Image: Connery calls Scots home
Actor Sean Connery is seen in an ad, part of a “Homecoming” campaign designed to encourage expatriate Scots around the world to head home and visit for vacations. The campaign comes on the 250th anniversary of the birth of the Scottish poet Robert Burns.
updated 1/23/2009 11:34:10 AM ET 2009-01-23T16:34:10

Scottish poet Robert Burns gave the English-speaking world some of its most famous sayings and sentiments, including the New Year's favorite “Auld Lang Syne” and the rhapsody, “my love is like a red, red rose.”

Now on the 250th anniversary of his birth, the Scottish government hopes worldwide interest in the poet will create a boom in the tourist trade.

The anniversary on Sunday, celebrated by Scots around the world as Burns Night, will be marked by the usual Burns Suppers, feasts at which devotees consume Scotch whisky and haggis — a delicacy made of oats and offal wrapped in a sheep's stomach — and toast the life and works of Scotland's bard.

The Royal Mail is issuing a set of three stamps to mark the birthday — two carrying an image of the poet, the third with another of his famous sayings: “A man's a man for a' that.” The Royal Mint is producing a limited-edition gold coin, selling for 475 pounds ($650), as well as an ordinary 2 pound ($3) coin inscribed with Burns' words “We'll tak a cup o' kindness yet, for auld lang syne” — for old times' sake. The stamps and coins were this week presented to two of Britain's most illustrious Scots — Prime Minister Gordon Brown and treasury chief Alistair Darling.

The anniversary also marks the start of Homecoming Scotland 2009, a campaign the tourism industry hopes will attract tourists with Scottish roots from around the world, as well as those who are just curious, back to the old country with a series of 300 events including a huge gathering of the clans in Edinburgh in July.

The tourist industry hopes the 5 million-pound ($7 million) campaign will draw an extra 100,000 visitors who could spend up to 40 million pounds ($56 million) in 2009.

Burns' political radicalism, romantic verse and use of Scots' dialect have made him a heroic figure to many Scottish people, especially to nationalists like the Scottish National Party, which governs in Edinburgh.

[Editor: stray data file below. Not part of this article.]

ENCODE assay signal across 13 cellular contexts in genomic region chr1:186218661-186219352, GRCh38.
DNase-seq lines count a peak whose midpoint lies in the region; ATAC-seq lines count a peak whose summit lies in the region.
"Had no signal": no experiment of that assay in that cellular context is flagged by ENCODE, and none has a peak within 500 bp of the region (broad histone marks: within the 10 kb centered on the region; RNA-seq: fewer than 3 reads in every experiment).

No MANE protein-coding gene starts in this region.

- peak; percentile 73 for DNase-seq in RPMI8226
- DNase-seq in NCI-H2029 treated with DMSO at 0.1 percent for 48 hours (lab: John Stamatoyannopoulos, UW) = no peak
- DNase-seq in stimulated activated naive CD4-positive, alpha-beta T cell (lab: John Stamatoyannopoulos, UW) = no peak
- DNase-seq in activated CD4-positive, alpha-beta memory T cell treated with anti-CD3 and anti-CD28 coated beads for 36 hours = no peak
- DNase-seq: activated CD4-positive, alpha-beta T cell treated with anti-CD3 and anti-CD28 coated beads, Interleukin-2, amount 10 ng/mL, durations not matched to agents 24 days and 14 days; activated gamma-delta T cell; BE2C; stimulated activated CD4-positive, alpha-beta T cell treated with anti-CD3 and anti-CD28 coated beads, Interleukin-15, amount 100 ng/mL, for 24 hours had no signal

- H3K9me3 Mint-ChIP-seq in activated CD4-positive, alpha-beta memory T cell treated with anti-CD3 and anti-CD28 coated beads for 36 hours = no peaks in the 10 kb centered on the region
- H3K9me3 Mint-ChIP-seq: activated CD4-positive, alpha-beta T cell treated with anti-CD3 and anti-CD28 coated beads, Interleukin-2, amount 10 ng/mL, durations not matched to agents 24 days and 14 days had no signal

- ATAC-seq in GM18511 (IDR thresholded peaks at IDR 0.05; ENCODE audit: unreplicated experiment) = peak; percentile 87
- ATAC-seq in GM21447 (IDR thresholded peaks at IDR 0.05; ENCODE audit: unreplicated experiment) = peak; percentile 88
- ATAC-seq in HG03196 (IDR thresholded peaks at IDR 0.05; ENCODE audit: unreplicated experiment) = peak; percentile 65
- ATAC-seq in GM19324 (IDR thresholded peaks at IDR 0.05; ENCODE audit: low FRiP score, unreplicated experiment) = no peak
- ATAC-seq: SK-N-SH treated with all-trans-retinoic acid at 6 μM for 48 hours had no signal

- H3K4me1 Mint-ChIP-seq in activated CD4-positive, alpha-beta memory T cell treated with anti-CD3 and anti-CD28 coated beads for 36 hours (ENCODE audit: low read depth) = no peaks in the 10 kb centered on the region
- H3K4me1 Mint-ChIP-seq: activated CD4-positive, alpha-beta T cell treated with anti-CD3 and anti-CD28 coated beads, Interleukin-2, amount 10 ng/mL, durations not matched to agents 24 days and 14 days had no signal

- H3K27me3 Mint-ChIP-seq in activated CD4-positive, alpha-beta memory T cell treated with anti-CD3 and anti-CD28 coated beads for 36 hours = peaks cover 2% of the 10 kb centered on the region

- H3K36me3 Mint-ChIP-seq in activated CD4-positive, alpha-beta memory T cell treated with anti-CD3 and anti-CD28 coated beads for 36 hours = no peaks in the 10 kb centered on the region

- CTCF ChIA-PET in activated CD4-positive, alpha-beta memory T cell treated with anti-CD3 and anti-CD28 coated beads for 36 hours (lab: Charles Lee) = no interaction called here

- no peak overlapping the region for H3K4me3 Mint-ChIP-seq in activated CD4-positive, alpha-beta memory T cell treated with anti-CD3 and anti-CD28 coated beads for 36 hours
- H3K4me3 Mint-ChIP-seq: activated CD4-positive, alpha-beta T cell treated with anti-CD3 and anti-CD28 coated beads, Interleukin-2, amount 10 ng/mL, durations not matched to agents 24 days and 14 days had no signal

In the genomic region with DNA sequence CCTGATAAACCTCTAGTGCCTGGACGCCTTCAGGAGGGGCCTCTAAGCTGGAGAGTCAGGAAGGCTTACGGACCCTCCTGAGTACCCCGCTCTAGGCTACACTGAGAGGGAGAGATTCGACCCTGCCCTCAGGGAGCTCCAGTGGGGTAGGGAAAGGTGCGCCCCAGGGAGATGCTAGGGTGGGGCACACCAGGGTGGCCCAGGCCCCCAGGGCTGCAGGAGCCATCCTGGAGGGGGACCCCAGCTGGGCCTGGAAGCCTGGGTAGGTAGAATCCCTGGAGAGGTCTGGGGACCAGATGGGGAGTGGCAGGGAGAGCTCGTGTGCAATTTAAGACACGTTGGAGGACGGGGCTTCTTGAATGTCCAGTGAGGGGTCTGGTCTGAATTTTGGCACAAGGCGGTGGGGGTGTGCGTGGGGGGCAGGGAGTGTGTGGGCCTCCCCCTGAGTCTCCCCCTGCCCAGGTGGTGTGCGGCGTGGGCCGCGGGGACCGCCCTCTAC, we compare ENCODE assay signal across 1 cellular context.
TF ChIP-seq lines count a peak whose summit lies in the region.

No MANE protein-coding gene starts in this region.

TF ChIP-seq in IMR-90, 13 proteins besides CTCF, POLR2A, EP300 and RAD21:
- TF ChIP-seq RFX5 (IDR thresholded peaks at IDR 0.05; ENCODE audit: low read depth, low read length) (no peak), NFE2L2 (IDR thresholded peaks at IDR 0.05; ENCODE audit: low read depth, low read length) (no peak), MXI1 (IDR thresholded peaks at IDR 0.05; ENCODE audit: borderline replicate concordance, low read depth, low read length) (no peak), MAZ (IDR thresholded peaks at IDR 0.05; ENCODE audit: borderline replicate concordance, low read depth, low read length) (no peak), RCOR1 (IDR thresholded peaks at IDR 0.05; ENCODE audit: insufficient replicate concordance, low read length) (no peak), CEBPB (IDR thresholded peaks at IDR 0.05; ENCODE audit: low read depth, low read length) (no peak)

“Burns is the inspiration behind our yearlong celebration of some of Scotland's great contributions to the world: golf, whisky, great minds and innovations, our rich culture, wonderful heritage and of course, Robert Burns himself,” said Scottish tourism minister Jim Mather.

But critics accuse tourism chiefs of preaching to the converted. They point out that a sentimental television commercial starring former James Bond actor Sean Connery, pop star Sandie Thom and triple Olympic gold-winning cyclist Chris Hoy singing the ballad “Caledonia” has, so far, only been shown on Scottish networks.

Slideshow: European escapes “Not enough attention has been paid to North America or Australia. There is a great opportunity here to attract the descendants of Scots from around the world but they have not put enough money into the marketing, it has been disappointing,” said Lewis Macdonald, the Labour Party's tourism and culture spokesman in the Scottish Parliament.

Supporters of the Homecoming campaign say critics underestimate the enthusiasm of Scots around the world.

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Tourism body VisitScotland says around 16 million tourists come to Scotland each year, most from other parts of Britain but a fifth from overseas. The number includes 350,000 American visitors.

“The Scots around the world are passionate about their roots and origins,” said Roddy Martine, author of the book “Scottish Clan and Family Names.”

“I've found that the further away you are, the more you care. Often the diaspora is much more caring and enthusiastic of Scotland than those of us left behind.

“A lot of what is said about the clans now is romantic nonsense, but the trick is not to take it too seriously, and I think the clan gathering in July is going to be a very special event,” Martine said.

The global Scottish diaspora dwarfs Scotland's population of just over 5 million. More than 4.8 million Americans reported Scottish ancestry in the 2000 census, and more than 4 million Canadians also claim Scottish roots.

Look in any phone book from North America to Australia and it will be packed with Scottish names. From Charleston, South Carolina, to Adelaide, Australia, and Kingston, Jamaica, surnames such as Ross, Campbell and Mcdonald are common.

Barack Obama joins a long list of U.S. Presidents, including Thomas Jefferson, Andrew Jackson and Woodrow Wilson, who can lay claim to Scottish roots.

According to Gary Boyd Roberts, a senior research scholar at the New England Historic Genealogical Society, Obama's ancestors include William the Lion, who ruled Scotland between 1165 and 1214. His maternal ancestor, Edward FitzRandolph, emigrated to America in the 17th century.

VisitScotland spokeswoman Barbara Clark said the TV commercial will be shown in the U.S. in February. She said the marketing campaign had been running in 40 countries since 2007 with efforts concentrated in North America, Australasia and Europe. It is also available on YouTube.

“With the U.S. dollar strong against the pound compared to the last 10 years or so, I think coming here is now an attractive prospect, even though times are tough,” she said.

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